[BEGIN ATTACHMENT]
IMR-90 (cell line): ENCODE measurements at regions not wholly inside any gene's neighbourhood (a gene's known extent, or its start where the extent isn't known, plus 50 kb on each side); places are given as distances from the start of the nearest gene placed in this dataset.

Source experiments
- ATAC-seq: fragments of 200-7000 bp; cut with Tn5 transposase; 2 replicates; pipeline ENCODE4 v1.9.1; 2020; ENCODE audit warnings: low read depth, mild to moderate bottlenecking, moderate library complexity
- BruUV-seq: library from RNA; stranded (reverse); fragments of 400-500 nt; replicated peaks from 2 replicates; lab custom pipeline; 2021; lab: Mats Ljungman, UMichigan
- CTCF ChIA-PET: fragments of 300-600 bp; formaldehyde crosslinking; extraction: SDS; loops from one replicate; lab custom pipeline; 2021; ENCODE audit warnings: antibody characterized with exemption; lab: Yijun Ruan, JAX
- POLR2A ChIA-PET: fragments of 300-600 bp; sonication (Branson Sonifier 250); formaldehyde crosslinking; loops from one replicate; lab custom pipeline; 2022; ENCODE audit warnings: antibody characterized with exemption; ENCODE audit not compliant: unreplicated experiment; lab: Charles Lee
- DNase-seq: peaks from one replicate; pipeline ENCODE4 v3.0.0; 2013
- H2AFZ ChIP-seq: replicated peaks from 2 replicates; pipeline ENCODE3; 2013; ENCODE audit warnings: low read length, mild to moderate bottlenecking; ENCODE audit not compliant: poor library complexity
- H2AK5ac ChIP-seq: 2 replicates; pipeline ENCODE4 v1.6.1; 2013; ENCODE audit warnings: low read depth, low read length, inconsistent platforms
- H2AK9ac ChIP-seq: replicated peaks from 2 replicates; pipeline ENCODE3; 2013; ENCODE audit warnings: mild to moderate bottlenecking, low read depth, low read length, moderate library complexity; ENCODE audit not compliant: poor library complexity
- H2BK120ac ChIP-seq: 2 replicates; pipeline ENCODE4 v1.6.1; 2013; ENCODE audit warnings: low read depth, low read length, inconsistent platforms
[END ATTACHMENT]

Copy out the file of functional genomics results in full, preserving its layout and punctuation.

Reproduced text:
IMR-90 (cell line): ENCODE measurements at regions not wholly inside any gene's neighbourhood (a gene's known extent, or its start where the extent isn't known, plus 50 kb on each side); places are given as distances from the start of the nearest gene placed in this dataset.

Source experiments
- ATAC-seq: fragments of 200-7000 bp; cut with Tn5 transposase; 2 replicates; pipeline ENCODE4 v1.9.1; 2020; ENCODE audit warnings: low read depth, mild to moderate bottlenecking, moderate library complexity
- BruUV-seq: library from RNA; stranded (reverse); fragments of 400-500 nt; replicated peaks from 2 replicates; lab custom pipeline; 2021; lab: Mats Ljungman, UMichigan
- CTCF ChIA-PET: fragments of 300-600 bp; formaldehyde crosslinking; extraction: SDS; loops from one replicate; lab custom pipeline; 2021; ENCODE audit warnings: antibody characterized with exemption; lab: Yijun Ruan, JAX
- POLR2A ChIA-PET: fragments of 300-600 bp; sonication (Branson Sonifier 250); formaldehyde crosslinking; loops from one replicate; lab custom pipeline; 2022; ENCODE audit warnings: antibody characterized with exemption; ENCODE audit not compliant: unreplicated experiment; lab: Charles Lee
- DNase-seq: peaks from one replicate; pipeline ENCODE4 v3.0.0; 2013
- H2AFZ ChIP-seq: replicated peaks from 2 replicates; pipeline ENCODE3; 2013; ENCODE audit warnings: low read length, mild to moderate bottlenecking; ENCODE audit not compliant: poor library complexity
- H2AK5ac ChIP-seq: 2 replicates; pipeline ENCODE4 v1.6.1; 2013; ENCODE audit warnings: low read depth, low read length, inconsistent platforms
- H2AK9ac ChIP-seq: replicated peaks from 2 replicates; pipeline ENCODE3; 2013; ENCODE audit warnings: mild to moderate bottlenecking, low read depth, low read length, moderate library complexity; ENCODE audit not compliant: poor library complexity
- H2BK120ac ChIP-seq: 2 replicates; pipeline ENCODE4 v1.6.1; 2013; ENCODE audit warnings: low read depth, low read length, inconsistent platforms